As the situation in Afghanistan has unfolded in the last several weeks, many have questioned how the collapse of the country could have happened so quickly. Daily press releases reported the steady march of the Taliban across the country capturing major population areas, often with little resistance from the Afghan military. As expected, pundits have looked to place blame for the U.S. administration’s failure to anticipate the speed of the deterioration of order. Most often the finger was pointed at intelligence. A BETTER PEACE welcomes James Clapper, former Director of National Intelligence, to offer his thoughts on the abilities, strengths, and shortcomings of the intelligence community. He joins host, Genevieve Lester in the virtual studio to take a realistic look at the part intelligence played in the Allied withdrawal from Afghanistan.
The President, and all policy makers should have the unvarnished truth as best as the intelligence community can serve it up. A BETTER PEACE welcomes former Director of National Intelligence (DNI), James Clapper to discuss the role of the ODNI and the current state of the position. Clapper joins guest host Genevieve Lester, Chair of […]
Military intelligence is important, but it isn’t the whole world As quoted from David Oakley’s book, Subordinating Intelligence: The DoD/CIA Post-Cold War Relationship How has the relationships among intelligence agencies evolved over the past half century, and why is this important for national security leaders today? In this episode in our on-going series on Strategic Intelligence, […]
The intelligence community typically focuses too much on the here-and-now and urgent, as opposed to the more distant and important future. In this culminating podcast in the Intelligence series, WAR ROOM welcomes former Director of National Intelligence James Clapper to discuss the strategic roles of intelligence and his perspectives on themes presented throughout this series. […]
How do we take an institution … that is designed to collect sensitive material and incorporate everything else that is out there [– Journalism, social media, academic literature, etc.]? WAR ROOM welcomes Adam Wasserman, a former political analyst from the Central Intelligence Agency to discuss the particular challenges of conducting strategic intelligence analysis in today’s […]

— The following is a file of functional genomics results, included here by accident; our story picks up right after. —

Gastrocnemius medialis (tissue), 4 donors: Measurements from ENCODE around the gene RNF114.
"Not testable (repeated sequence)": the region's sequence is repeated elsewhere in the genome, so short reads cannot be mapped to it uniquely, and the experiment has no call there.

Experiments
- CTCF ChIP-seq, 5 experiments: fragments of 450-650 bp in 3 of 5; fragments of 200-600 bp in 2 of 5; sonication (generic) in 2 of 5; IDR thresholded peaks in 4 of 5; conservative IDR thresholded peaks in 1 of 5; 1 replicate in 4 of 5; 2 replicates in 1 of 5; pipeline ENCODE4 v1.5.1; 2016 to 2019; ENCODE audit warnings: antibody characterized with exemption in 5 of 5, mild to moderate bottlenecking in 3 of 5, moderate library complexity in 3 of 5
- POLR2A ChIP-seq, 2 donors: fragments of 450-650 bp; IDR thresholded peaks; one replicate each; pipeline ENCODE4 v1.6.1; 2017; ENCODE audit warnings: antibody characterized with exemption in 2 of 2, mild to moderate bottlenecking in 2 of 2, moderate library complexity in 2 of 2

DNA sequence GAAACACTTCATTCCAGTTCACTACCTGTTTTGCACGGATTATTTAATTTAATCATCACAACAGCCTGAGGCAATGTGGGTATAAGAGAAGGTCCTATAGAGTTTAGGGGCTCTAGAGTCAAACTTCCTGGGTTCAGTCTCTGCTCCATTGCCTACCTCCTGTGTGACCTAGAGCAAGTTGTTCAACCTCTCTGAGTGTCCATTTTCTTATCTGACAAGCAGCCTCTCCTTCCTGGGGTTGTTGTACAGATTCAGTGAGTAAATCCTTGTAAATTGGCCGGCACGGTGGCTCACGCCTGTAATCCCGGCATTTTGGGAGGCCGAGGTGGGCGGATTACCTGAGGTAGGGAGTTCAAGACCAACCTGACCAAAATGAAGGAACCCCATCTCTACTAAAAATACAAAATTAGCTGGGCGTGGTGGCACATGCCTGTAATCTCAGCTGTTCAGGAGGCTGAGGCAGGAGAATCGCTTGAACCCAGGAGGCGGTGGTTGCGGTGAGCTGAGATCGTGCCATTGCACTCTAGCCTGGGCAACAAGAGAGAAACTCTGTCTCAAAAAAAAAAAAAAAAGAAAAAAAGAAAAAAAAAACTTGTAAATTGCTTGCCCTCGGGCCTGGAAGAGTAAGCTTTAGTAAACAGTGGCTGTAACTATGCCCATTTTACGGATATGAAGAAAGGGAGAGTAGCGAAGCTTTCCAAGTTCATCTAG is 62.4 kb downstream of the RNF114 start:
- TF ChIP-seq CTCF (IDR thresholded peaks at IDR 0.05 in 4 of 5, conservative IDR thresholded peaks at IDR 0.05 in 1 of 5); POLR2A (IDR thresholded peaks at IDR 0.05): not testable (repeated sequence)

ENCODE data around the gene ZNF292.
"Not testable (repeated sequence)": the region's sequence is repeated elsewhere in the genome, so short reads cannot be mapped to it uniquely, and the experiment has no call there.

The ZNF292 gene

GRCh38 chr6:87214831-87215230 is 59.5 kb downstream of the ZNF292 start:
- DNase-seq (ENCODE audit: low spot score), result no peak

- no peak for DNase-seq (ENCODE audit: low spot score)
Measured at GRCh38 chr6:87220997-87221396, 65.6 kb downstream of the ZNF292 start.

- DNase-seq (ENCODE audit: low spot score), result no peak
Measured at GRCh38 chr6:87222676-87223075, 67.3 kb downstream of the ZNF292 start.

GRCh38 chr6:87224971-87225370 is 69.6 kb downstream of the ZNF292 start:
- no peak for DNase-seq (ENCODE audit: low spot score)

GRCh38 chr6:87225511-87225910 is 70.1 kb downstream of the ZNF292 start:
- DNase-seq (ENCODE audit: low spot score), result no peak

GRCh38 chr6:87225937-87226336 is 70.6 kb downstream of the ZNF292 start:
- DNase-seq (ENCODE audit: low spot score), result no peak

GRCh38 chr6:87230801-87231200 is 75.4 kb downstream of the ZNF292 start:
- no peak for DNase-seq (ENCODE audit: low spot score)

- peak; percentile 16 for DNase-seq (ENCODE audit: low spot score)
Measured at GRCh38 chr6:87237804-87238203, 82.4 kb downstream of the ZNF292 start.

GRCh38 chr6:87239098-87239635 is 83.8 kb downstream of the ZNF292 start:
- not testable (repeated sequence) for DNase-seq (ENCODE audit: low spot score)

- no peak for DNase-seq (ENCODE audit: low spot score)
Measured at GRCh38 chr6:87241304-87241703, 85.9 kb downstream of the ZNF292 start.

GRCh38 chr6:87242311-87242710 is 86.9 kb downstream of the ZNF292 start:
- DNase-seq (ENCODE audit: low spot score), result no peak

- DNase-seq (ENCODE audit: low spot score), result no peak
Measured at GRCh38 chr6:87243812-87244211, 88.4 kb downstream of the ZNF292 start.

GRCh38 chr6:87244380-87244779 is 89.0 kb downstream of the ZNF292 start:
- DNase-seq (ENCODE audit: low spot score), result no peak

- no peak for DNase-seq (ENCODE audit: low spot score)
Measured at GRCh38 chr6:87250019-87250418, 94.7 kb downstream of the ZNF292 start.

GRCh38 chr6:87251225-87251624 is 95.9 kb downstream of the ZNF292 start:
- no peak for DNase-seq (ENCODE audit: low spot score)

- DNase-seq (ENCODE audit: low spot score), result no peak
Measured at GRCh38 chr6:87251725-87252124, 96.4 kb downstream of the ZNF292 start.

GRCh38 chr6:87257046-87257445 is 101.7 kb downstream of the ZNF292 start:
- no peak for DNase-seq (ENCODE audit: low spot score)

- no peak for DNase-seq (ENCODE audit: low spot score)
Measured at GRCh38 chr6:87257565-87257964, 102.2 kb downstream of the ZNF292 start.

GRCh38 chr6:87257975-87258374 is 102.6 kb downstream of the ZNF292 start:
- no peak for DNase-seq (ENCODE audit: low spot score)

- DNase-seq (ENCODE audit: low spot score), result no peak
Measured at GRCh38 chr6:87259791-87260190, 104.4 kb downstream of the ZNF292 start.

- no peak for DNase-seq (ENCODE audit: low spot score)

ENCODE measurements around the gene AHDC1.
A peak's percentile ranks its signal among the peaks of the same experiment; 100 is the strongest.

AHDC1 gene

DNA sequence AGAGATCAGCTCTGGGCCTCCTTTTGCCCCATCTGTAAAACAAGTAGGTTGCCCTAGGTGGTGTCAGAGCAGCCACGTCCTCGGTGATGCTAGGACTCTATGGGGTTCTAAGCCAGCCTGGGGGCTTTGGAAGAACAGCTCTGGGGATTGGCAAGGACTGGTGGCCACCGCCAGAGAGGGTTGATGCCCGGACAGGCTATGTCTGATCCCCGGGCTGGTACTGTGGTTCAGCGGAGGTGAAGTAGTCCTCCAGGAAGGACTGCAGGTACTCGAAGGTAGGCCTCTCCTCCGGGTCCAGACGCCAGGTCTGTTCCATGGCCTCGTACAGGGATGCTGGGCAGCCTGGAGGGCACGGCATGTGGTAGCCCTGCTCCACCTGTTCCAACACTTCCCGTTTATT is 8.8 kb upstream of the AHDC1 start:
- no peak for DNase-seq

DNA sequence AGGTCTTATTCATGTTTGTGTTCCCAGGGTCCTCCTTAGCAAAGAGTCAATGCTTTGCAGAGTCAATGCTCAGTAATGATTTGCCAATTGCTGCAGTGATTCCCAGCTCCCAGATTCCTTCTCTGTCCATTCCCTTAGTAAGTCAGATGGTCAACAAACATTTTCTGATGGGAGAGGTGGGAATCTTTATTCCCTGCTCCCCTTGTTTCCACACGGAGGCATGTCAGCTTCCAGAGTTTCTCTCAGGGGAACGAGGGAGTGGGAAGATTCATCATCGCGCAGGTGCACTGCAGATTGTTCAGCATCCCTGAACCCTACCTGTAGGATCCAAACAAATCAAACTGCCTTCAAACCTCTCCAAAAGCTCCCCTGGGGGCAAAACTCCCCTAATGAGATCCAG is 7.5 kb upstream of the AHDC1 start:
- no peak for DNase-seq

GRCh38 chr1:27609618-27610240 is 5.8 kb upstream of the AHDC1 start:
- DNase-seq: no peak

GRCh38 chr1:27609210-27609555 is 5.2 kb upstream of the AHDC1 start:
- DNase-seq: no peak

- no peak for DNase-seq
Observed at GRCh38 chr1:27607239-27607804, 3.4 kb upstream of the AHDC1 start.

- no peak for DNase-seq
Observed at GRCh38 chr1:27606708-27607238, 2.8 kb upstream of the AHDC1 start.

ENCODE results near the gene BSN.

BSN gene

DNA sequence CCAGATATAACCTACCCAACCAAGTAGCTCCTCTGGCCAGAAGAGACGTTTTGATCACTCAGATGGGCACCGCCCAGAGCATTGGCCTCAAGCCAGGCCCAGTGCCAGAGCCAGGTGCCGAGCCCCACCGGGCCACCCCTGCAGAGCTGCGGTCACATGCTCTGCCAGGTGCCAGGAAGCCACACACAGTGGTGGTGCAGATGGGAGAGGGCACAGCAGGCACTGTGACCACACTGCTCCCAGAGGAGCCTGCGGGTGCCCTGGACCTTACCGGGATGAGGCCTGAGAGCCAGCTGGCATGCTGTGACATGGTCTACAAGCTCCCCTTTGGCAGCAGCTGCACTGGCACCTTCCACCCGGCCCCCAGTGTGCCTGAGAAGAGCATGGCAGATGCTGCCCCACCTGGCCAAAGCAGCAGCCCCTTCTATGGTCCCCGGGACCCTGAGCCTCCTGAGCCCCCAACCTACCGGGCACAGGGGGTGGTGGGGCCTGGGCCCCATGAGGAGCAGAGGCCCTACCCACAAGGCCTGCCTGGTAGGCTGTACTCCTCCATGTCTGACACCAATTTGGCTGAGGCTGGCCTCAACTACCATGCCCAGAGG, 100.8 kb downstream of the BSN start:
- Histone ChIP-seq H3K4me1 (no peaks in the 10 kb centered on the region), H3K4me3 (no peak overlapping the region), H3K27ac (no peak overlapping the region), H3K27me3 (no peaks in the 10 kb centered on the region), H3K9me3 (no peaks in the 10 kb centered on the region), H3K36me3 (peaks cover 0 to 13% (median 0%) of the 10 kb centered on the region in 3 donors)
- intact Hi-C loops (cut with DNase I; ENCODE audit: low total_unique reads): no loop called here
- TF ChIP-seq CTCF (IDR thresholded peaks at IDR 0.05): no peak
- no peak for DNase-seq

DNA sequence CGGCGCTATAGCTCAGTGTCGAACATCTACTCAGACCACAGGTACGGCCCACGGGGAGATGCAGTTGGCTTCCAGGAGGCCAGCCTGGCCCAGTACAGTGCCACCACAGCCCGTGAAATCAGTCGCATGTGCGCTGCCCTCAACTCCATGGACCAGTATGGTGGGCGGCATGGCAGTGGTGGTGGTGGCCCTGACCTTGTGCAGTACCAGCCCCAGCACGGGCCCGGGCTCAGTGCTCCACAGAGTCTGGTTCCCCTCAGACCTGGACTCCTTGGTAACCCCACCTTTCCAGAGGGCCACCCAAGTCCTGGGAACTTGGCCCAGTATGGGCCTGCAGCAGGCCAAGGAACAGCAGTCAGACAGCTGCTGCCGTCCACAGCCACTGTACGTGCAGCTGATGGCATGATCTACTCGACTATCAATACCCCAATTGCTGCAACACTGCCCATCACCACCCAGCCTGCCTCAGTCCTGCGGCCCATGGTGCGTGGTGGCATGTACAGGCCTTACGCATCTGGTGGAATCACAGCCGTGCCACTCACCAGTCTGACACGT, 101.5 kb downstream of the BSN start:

It’s silly to expect that intelligence will always get it right. WAR ROOM welcomes Dr. Richard Betts from Columbia University to discuss what success and failure really mean in the intelligence community. For example, when adversaries successfully strike U.S. targets, the results are tragic and are often followed by soul searching and, unfortunately, blame. Success […]
What a President or any other senior leader brings with him or her to office in inevitably a simplified view of how the world works. Is it critical that national leaders have an open mind? Or is it sometimes necessary? In this third episode in the WAR ROOM series on Intelligence, special guest Paul Pillar, […]
Failure is not just the result of one part of the equation. [Sometimes] you can give the right piece of intelligence and they won’t act on it. What does it take to be a successful intelligence officer or civilian? Or perhaps, what negative traits indicate the likelihood of failure? In this second episode in the […]
For national security officials who are wading through floods of information, how do they find that nugget, … that piece of information that fits with all the other pieces? What is the role of intelligence in a world where information is everywhere and the global security environment moves and evolves at breakneck speed? Answering this […]
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